- The Washington Times - Monday, December 21, 2009

Your sixth-grader wants nothing more than a cell phone for Christmas. As a parent, you’re stumped - should you buy your child a phone? Parents pondering that plea from a child whose friends are all sporting the latest model have several things to consider before making a purchase.

Cell phones are an integral part of children’s lives. According to research this year by C&R; Research, a custom research firm focusing on technology issues and research among children:

c Twenty-two percent of young children ages 6 to 9 own a cell phone; 60 percent of tweens ages 10 to 14 own a phone and 84 percent of teens have their own phone.

c Cell-phone companies are now marketing to younger children with colorful kid-friendly phones and easy-to-use features.

c According to market research firm Yankee Group, 54 percent of 8- to 12-year-olds will have cell phones within the next three years.

“Parents often ask what’s the right age, what type of phone is best, how much should I spend?” said AT&T; Inc. spokesman Andy Morgan.

Plenty of options are available online, as concerned parents and family counselors debate the issue in columns and blogs. But it’s really up to every individual family, and what works best for them, Mr. Morgan said.

Jones, Okla., resident Michele Odom said her son and stepdaughter were 12 and 10 when they received their first phones, and she factored in their lifestyle and her children’s maturity level.

Many of her stepdaughter’s friends had phones, and her son balances an active school sports schedule. But the decision really came down to family dynamics.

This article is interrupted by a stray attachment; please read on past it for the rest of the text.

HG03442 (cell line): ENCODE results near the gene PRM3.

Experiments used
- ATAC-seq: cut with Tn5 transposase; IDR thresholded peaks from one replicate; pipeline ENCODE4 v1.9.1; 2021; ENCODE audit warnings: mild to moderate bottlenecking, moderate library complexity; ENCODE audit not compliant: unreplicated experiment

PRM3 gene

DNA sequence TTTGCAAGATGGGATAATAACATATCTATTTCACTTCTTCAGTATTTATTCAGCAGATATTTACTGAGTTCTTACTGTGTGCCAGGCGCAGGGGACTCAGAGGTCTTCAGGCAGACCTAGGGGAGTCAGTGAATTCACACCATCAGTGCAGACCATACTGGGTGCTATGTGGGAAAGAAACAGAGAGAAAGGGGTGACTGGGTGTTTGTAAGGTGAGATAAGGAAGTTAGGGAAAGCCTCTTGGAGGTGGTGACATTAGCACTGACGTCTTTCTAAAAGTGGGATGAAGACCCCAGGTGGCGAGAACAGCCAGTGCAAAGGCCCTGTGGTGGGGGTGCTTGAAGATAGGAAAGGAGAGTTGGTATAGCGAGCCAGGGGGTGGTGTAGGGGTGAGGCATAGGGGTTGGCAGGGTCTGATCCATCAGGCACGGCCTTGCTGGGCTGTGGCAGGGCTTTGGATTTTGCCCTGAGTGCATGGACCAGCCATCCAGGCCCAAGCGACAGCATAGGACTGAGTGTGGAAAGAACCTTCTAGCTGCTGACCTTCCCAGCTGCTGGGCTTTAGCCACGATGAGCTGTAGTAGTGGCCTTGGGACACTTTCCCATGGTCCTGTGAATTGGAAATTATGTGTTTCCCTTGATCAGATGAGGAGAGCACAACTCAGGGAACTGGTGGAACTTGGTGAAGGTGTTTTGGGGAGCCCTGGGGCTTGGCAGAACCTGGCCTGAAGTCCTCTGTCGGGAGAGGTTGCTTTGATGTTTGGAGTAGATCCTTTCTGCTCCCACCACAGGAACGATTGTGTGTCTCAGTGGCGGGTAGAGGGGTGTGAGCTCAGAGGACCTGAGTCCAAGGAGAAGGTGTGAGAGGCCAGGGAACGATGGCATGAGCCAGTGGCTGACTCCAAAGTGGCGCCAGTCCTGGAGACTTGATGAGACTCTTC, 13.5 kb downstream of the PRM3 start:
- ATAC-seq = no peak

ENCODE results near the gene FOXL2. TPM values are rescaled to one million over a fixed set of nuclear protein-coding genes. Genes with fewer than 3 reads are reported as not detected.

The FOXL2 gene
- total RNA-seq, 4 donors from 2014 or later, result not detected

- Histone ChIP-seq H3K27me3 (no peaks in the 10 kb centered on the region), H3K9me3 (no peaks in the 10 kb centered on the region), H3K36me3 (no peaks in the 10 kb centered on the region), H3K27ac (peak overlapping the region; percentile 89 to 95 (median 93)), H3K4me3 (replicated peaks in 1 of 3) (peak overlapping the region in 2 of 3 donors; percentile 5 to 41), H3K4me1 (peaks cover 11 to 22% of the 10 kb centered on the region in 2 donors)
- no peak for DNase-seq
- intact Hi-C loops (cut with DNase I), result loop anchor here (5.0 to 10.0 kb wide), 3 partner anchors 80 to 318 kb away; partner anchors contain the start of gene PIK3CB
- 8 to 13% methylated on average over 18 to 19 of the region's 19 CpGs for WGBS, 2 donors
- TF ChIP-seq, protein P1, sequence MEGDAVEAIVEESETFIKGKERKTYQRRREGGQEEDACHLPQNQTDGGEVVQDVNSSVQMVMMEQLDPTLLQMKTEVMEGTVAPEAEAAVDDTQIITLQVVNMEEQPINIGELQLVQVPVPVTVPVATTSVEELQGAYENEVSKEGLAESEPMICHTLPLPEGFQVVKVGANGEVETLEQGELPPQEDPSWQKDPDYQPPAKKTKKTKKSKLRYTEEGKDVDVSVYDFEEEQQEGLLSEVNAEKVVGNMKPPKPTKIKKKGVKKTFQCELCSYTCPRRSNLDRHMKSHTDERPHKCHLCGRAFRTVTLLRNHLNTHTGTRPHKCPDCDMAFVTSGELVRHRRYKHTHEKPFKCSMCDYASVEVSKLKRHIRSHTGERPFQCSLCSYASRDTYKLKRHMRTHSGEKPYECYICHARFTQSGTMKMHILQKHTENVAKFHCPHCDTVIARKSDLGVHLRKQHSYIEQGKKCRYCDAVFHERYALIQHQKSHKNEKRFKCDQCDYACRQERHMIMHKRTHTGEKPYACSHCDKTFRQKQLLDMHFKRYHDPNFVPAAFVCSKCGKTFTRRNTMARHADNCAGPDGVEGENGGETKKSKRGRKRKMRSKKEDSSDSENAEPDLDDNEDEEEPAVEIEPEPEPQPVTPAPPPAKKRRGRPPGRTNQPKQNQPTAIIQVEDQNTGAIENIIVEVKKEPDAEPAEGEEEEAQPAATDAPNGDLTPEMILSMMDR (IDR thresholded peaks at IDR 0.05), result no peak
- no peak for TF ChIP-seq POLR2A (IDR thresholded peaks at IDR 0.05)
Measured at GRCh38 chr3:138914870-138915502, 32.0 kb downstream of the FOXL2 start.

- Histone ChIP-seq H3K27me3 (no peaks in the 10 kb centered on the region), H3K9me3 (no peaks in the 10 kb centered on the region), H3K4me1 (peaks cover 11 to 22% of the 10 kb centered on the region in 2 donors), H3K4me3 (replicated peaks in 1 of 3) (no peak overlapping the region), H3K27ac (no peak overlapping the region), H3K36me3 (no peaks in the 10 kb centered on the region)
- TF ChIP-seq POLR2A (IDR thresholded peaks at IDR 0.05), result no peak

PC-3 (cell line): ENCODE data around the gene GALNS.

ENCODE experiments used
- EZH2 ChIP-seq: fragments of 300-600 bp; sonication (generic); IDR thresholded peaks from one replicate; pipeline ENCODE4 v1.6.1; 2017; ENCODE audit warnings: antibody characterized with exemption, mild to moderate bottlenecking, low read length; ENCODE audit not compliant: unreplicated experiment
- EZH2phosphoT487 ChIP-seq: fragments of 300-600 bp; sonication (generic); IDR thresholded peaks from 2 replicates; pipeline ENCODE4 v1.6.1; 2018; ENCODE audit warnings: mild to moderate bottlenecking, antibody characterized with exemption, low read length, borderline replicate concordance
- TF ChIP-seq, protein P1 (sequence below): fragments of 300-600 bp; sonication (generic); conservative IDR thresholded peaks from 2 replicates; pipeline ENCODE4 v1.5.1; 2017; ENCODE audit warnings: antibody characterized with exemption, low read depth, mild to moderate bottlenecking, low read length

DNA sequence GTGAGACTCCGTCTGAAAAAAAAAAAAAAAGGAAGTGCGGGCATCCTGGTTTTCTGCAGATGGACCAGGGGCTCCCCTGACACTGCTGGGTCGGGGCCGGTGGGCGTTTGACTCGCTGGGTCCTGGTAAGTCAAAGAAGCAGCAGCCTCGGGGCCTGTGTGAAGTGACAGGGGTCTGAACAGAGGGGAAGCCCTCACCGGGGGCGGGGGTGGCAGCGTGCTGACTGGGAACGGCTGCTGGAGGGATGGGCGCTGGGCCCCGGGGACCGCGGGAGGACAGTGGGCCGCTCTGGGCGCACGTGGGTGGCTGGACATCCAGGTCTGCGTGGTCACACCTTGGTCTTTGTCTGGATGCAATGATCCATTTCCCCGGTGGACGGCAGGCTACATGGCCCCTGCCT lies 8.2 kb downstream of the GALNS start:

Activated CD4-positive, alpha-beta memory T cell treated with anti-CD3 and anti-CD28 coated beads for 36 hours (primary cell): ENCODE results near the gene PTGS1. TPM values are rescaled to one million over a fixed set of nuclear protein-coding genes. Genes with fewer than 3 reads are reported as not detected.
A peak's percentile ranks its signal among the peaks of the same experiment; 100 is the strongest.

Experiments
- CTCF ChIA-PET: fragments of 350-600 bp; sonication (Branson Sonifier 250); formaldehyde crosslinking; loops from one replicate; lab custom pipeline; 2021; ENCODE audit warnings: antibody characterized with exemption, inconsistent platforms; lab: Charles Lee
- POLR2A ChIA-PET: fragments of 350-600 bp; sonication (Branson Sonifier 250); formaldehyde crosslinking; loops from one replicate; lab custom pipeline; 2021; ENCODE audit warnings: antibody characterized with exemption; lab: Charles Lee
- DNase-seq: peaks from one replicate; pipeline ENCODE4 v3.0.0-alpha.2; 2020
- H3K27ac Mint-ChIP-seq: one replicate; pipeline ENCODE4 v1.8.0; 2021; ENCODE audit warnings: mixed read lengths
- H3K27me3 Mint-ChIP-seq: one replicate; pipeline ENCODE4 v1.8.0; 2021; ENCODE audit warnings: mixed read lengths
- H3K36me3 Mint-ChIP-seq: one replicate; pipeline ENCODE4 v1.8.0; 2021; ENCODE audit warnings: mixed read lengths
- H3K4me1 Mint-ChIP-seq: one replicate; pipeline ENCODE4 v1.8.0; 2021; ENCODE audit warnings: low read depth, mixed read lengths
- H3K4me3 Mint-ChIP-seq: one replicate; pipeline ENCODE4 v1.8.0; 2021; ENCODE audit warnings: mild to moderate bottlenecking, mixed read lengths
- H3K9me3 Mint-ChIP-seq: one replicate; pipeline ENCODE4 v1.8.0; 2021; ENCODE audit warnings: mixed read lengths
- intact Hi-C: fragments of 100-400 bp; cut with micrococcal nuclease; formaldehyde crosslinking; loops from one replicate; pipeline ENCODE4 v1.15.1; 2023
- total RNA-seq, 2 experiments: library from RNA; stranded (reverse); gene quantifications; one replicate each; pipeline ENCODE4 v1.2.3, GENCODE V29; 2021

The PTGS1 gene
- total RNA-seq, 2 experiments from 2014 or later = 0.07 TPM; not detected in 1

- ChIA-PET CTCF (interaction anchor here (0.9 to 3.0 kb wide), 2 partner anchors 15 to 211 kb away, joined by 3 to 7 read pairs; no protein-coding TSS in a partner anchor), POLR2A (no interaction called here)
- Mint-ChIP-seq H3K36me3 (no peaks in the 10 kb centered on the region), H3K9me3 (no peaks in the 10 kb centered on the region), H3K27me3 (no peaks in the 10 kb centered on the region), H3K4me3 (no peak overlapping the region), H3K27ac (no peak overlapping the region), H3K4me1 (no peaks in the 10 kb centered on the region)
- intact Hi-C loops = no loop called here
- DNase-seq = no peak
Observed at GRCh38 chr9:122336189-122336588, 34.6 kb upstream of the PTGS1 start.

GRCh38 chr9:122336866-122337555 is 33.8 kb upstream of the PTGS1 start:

“We have a blended family, and we needed direct communication,” she said.

With both children traveling back and forth between two families, a cell phone was the most efficient and straightforward method of keeping in touch. With a quick call or text, “we don’t have to worry about messages not getting through,” said Ms. Odom.

While her son can’t talk on his phone at school, he can keep it on to receive texts from her before heading out to games.

With a family plan for three phones and unlimited texting, the cost “is not bad at all,” she said.

Terrill Stormont, who manages two U.S. Cellular stores in Oklahoma City, said busy lifestyles and safety and convenience factors are bringing more youngsters into the store. And more of the carrier’s family plans are being purchased as parents add a third or fourth phone for their children.

Prepaid services - where phones without contracts are renewed every month - are also an option parents are looking at to see whether their children can handle the responsibility of phone ownership.

Teens continue to be a growing demographic when it comes to phones, research shows.

Less than half of teens ages 12 to 17 owned one in 2004, although that number increased to 71 percent by 2008, a survey earlier this year by the Pew Research Center showed. And no surprise: Texting is the most popular activity for connected teens, the survey said.

How can parents set boundaries?

Most cell companies offer various tools to help limit cell-phone usage for their children. AT&T; has something called Smart Limits, Mr. Morgan said.

With most of these tools, parents can set reasonable limits for the times of day that children can talk or text on their cell phones and even block incoming and outgoing calls to certain numbers on land-line and wireless phones, he said.


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